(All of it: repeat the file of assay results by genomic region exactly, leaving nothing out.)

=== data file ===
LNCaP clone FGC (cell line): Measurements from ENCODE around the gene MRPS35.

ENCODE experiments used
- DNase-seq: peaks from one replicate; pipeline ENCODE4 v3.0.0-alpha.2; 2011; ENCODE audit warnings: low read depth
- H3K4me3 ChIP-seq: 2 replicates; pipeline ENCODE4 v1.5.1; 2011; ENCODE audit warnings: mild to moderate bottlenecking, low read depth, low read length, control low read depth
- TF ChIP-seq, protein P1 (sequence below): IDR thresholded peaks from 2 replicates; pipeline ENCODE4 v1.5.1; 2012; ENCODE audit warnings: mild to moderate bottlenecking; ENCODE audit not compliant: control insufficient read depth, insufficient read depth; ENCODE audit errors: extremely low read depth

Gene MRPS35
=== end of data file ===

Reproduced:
LNCaP clone FGC (cell line): Measurements from ENCODE around the gene MRPS35.

ENCODE experiments used
- DNase-seq: peaks from one replicate; pipeline ENCODE4 v3.0.0-alpha.2; 2011; ENCODE audit warnings: low read depth
- H3K4me3 ChIP-seq: 2 replicates; pipeline ENCODE4 v1.5.1; 2011; ENCODE audit warnings: mild to moderate bottlenecking, low read depth, low read length, control low read depth
- TF ChIP-seq, protein P1 (sequence below): IDR thresholded peaks from 2 replicates; pipeline ENCODE4 v1.5.1; 2012; ENCODE audit warnings: mild to moderate bottlenecking; ENCODE audit not compliant: control insufficient read depth, insufficient read depth; ENCODE audit errors: extremely low read depth

Gene MRPS35